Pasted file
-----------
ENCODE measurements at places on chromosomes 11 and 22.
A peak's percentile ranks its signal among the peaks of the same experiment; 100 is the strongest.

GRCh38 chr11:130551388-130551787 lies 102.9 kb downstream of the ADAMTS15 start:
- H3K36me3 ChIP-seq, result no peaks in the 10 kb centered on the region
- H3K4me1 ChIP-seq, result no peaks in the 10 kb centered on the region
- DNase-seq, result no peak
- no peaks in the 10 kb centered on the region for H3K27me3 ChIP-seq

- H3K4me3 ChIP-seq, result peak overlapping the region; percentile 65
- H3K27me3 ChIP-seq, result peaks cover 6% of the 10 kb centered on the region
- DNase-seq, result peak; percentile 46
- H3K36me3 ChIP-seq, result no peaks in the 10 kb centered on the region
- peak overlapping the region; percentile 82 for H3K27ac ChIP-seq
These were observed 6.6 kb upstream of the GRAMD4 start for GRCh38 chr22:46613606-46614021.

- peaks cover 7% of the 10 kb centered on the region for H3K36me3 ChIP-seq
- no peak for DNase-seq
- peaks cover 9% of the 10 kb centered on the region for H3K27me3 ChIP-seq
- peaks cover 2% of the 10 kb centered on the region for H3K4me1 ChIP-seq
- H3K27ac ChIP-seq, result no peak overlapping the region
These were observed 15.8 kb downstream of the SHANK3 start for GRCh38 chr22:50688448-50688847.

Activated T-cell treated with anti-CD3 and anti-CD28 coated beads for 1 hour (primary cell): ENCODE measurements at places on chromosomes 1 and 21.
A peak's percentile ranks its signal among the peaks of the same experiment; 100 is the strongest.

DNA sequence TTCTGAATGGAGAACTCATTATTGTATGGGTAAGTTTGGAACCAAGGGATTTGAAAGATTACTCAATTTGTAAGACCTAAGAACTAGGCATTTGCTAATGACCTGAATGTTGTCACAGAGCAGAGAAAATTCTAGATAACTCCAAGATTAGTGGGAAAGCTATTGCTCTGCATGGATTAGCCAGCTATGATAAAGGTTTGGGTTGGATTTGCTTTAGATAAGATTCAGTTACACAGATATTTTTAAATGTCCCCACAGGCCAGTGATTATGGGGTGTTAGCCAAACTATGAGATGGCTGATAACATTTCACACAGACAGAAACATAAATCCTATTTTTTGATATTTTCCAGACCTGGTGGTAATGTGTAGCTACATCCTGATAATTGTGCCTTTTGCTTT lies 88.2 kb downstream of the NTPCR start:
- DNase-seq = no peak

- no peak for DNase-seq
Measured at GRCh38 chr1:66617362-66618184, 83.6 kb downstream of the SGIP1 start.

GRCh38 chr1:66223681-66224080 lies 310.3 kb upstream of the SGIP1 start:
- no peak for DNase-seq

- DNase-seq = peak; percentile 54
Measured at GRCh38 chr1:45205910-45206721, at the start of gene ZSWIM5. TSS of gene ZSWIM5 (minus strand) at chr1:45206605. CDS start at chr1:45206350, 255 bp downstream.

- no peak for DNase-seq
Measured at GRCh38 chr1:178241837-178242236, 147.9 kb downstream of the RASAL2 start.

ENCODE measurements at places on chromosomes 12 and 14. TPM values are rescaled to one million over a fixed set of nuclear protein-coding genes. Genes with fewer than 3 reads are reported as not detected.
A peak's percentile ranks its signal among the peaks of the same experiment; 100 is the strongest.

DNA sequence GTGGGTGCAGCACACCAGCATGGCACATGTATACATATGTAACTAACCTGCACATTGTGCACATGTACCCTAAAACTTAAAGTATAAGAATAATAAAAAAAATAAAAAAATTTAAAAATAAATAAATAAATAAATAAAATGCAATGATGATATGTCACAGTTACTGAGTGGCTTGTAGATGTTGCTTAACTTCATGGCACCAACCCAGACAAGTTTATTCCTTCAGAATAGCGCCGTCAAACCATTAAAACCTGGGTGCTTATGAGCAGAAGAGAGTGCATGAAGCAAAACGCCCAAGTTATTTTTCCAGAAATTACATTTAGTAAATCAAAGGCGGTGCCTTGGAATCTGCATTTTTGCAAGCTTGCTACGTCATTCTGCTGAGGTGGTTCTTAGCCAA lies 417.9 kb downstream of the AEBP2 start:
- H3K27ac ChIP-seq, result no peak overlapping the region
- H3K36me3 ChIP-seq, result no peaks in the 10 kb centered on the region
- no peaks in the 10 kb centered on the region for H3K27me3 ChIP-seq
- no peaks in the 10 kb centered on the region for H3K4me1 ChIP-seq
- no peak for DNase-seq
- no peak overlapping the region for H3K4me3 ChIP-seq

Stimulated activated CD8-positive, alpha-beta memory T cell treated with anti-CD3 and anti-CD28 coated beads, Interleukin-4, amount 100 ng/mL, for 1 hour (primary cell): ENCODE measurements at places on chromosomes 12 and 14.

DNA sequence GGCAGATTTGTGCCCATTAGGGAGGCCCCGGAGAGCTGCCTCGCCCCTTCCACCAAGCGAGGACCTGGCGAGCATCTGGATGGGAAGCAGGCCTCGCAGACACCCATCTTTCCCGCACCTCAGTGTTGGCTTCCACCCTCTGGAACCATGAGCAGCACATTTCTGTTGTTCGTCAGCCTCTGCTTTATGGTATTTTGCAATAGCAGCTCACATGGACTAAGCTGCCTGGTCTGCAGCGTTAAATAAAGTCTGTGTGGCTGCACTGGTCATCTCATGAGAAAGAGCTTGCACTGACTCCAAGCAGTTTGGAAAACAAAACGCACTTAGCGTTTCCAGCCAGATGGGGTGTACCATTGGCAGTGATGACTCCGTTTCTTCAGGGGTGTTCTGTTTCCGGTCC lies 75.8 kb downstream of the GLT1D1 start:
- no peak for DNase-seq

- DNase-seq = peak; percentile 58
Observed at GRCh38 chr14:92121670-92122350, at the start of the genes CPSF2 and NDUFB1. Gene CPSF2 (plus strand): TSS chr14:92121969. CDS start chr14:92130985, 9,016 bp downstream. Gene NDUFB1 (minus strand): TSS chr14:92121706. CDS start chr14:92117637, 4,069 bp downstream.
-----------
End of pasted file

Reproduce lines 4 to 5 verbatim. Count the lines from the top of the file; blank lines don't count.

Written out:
- H3K36me3 ChIP-seq, result no peaks in the 10 kb centered on the region
- H3K4me1 ChIP-seq, result no peaks in the 10 kb centered on the region